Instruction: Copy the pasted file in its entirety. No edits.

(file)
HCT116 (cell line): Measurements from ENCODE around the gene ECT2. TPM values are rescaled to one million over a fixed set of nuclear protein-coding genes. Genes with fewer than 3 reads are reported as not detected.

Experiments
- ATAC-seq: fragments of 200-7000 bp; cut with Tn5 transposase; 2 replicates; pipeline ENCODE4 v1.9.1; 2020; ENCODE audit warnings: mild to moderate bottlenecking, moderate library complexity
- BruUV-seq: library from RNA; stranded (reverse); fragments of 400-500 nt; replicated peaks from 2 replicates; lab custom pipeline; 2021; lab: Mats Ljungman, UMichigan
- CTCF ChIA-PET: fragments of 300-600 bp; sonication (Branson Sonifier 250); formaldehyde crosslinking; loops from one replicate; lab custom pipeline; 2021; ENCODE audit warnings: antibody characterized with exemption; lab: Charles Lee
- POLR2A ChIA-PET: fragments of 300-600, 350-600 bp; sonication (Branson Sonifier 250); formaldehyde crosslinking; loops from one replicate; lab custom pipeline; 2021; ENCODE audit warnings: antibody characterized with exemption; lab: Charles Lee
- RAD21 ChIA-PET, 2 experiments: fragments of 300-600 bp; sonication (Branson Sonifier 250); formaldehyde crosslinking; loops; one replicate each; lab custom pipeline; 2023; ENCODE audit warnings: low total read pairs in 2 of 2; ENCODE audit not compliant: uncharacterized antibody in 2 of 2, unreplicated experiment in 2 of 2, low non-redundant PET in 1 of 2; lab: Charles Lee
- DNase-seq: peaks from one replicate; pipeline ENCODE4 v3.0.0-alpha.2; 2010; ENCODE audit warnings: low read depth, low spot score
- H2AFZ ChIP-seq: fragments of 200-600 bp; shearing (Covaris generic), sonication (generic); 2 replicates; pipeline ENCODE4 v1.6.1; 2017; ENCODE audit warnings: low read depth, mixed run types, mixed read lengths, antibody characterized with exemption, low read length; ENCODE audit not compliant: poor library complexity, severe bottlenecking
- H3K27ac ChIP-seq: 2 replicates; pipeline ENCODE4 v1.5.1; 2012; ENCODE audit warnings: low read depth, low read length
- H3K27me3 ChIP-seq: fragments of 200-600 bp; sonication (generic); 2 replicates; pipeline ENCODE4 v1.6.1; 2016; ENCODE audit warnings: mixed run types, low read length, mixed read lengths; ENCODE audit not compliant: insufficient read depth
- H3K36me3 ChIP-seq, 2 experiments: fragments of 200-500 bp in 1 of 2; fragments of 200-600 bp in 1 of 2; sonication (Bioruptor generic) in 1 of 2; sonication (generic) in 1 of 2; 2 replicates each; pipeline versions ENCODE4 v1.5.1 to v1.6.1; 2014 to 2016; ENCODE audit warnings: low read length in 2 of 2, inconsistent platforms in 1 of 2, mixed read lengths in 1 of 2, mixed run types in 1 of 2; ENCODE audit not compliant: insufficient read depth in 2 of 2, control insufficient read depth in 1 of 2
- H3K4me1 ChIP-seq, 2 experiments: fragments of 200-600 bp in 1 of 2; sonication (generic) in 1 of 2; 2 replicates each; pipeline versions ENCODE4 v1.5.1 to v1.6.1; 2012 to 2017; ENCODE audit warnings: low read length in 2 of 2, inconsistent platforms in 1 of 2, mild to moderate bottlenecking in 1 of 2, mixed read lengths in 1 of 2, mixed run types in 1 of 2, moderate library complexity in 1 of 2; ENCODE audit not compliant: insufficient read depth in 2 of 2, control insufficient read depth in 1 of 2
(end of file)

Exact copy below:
HCT116 (cell line): Measurements from ENCODE around the gene ECT2. TPM values are rescaled to one million over a fixed set of nuclear protein-coding genes. Genes with fewer than 3 reads are reported as not detected.

Experiments
- ATAC-seq: fragments of 200-7000 bp; cut with Tn5 transposase; 2 replicates; pipeline ENCODE4 v1.9.1; 2020; ENCODE audit warnings: mild to moderate bottlenecking, moderate library complexity
- BruUV-seq: library from RNA; stranded (reverse); fragments of 400-500 nt; replicated peaks from 2 replicates; lab custom pipeline; 2021; lab: Mats Ljungman, UMichigan
- CTCF ChIA-PET: fragments of 300-600 bp; sonication (Branson Sonifier 250); formaldehyde crosslinking; loops from one replicate; lab custom pipeline; 2021; ENCODE audit warnings: antibody characterized with exemption; lab: Charles Lee
- POLR2A ChIA-PET: fragments of 300-600, 350-600 bp; sonication (Branson Sonifier 250); formaldehyde crosslinking; loops from one replicate; lab custom pipeline; 2021; ENCODE audit warnings: antibody characterized with exemption; lab: Charles Lee
- RAD21 ChIA-PET, 2 experiments: fragments of 300-600 bp; sonication (Branson Sonifier 250); formaldehyde crosslinking; loops; one replicate each; lab custom pipeline; 2023; ENCODE audit warnings: low total read pairs in 2 of 2; ENCODE audit not compliant: uncharacterized antibody in 2 of 2, unreplicated experiment in 2 of 2, low non-redundant PET in 1 of 2; lab: Charles Lee
- DNase-seq: peaks from one replicate; pipeline ENCODE4 v3.0.0-alpha.2; 2010; ENCODE audit warnings: low read depth, low spot score
- H2AFZ ChIP-seq: fragments of 200-600 bp; shearing (Covaris generic), sonication (generic); 2 replicates; pipeline ENCODE4 v1.6.1; 2017; ENCODE audit warnings: low read depth, mixed run types, mixed read lengths, antibody characterized with exemption, low read length; ENCODE audit not compliant: poor library complexity, severe bottlenecking
- H3K27ac ChIP-seq: 2 replicates; pipeline ENCODE4 v1.5.1; 2012; ENCODE audit warnings: low read depth, low read length
- H3K27me3 ChIP-seq: fragments of 200-600 bp; sonication (generic); 2 replicates; pipeline ENCODE4 v1.6.1; 2016; ENCODE audit warnings: mixed run types, low read length, mixed read lengths; ENCODE audit not compliant: insufficient read depth
- H3K36me3 ChIP-seq, 2 experiments: fragments of 200-500 bp in 1 of 2; fragments of 200-600 bp in 1 of 2; sonication (Bioruptor generic) in 1 of 2; sonication (generic) in 1 of 2; 2 replicates each; pipeline versions ENCODE4 v1.5.1 to v1.6.1; 2014 to 2016; ENCODE audit warnings: low read length in 2 of 2, inconsistent platforms in 1 of 2, mixed read lengths in 1 of 2, mixed run types in 1 of 2; ENCODE audit not compliant: insufficient read depth in 2 of 2, control insufficient read depth in 1 of 2
- H3K4me1 ChIP-seq, 2 experiments: fragments of 200-600 bp in 1 of 2; sonication (generic) in 1 of 2; 2 replicates each; pipeline versions ENCODE4 v1.5.1 to v1.6.1; 2012 to 2017; ENCODE audit warnings: low read length in 2 of 2, inconsistent platforms in 1 of 2, mild to moderate bottlenecking in 1 of 2, mixed read lengths in 1 of 2, mixed run types in 1 of 2, moderate library complexity in 1 of 2; ENCODE audit not compliant: insufficient read depth in 2 of 2, control insufficient read depth in 1 of 2